Snowfences: My First Solo Show

The Snowfences series was exhibited at The NeiCrescent Moon- Snowfencesghbourhood and Coffee Starbucks Okusawa near Jiyugaoka Station in Tokyo for the month of July. This series had 13 photos ranging from A2 to A5 in size. They were printed on inkjet washi paper. Everything A3 and smaller was printed on Awagami Paper Factory’s Inbe inkjet print paper.

It was a thrill to see my work on the wall. Many thanks to the manager, Nakano-san and the staff who made the experience so wonderful. It’s a beautiful place to hang art.

The photo, Crescent Moon is probably my favourite in the series though I almost didn’t include it.

Most of the photos were taken during a trip through the Rocky Mountains in Idaho and Montana during stormy, almost white-out conditions so the majority of the work in the show is stormy white.

Later during the trip, the sky cleared to reveal this clear moon. This print will continue to be available on my shop.

Below are some photos from the exhibition and the last day. Thanks again Starbucks and Nakano-san for the wonderful experience!

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Pinholes and Ice Monsters

This post is going to be out of order. I wanted to start with a general overview post about Zao, Yamagata, but I am working on my photos at the same time and the pinhole work a is little more compelling at the moment.

In January I did some pinhole experiments using a Minolta SR-7 (1964?) that I bought for 500 yen. I brought it along on my trip to Zao. I wanted to photograph the ice monsters, the juhyou, but I wasn’t sure about snowshoeing for the first time with nice cameras. The regret potential, it was just too huge.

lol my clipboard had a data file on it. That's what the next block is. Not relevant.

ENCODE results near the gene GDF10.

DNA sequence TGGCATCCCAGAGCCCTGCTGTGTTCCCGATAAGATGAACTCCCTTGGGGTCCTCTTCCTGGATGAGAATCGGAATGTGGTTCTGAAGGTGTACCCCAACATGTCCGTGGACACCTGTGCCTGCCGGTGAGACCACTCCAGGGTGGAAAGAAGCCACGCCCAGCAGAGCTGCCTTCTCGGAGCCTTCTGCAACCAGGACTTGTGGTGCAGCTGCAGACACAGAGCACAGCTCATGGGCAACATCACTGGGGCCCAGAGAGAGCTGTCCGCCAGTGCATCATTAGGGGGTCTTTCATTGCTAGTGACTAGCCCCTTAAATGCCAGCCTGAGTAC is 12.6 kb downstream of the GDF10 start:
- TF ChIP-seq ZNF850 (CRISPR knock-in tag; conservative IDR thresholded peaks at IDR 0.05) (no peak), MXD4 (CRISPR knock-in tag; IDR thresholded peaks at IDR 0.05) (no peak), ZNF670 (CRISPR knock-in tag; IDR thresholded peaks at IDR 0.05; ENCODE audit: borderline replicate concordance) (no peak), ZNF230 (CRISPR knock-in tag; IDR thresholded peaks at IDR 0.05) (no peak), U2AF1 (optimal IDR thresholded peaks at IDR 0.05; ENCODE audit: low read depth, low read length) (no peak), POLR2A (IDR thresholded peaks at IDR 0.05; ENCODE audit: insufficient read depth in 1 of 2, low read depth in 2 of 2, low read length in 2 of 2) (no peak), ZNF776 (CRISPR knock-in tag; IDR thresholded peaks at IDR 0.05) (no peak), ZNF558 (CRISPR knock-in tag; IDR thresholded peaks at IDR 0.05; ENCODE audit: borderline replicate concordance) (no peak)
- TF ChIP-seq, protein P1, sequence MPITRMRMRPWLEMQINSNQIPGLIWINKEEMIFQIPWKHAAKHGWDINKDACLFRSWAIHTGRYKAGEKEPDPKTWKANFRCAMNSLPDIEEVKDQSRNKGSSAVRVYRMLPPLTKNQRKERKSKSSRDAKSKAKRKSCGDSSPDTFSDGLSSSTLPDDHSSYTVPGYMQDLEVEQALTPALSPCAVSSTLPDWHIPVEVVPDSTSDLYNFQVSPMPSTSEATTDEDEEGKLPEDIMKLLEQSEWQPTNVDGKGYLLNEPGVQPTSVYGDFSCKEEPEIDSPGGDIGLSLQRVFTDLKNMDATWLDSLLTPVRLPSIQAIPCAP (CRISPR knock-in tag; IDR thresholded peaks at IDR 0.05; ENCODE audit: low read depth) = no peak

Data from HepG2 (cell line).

In order to avoid the tripod (though I just bought a nice Photo Clam which I should figure out how to trick out for deep, deep snow) I used high speed film. Ilford 3200 BW, Kodak Portra 800 and Lomo Purple 400. Hand held shooting all the way, baby. Mostly at 1/2 second so my expectations were low. But hope springs eternal right? But because I also like “trust but verify” I only got the film developed and didn’t ask for prints. I’d scan them and then see.

Lesson One:
My scanner has some weird white dot and dust going on that I can not physically remove. It also gives me some weird color cast and Holy Film Grain, Photoman! (No photos. I can’t bear the mess. I cloned stamped them out)

Leson Two:
I totally abused the Lomo by exposing as 800 ISO then pushing the development 1 stop (Thank you National Photo. I couldn’t get that done without you.) The Purple is supposed to have a purple tone (shocker) but if you over expose it, you get an indigo color. Perhaps.  But I think Lomo Purple and snow scenes are not ideal matches. The purple needs some color to make it sing. Snow scenes are too monochromatic. I did get some shots I like but I’ll have to compare to my digital shots to see what was going on.

Lesson Three:
For a 1500 yen roll of film, Kodak Portra 800 is not thrilling me. I’ll keep in mind that my scanner picks up every bit of film grain, but… blechy! What is this green cast? This is unedited and it was a misty part of the day.  I’ll hold off judgement until I see a developed print. Ach… I’m hoping.

Lesson Four:
Ilford Delta 3200, why do I try other things when you are so reliable. Yes, you are a grainy beast, but your grain looks like a deliberate aesthetic instead of a hot mess. And you are so hand-holdably good. You’re my reliable best friend while I try out all these other flash films but you know I always come back to you. I promise to expose you better in the future. (wait… that sounds weird now. The personification stops now)

Lesson Five:
These images were hand-held at 1/2-1/8 second while standing on snowshoes on the top of the mountain? I could have been a surgeon! (Not)

Lesson Six: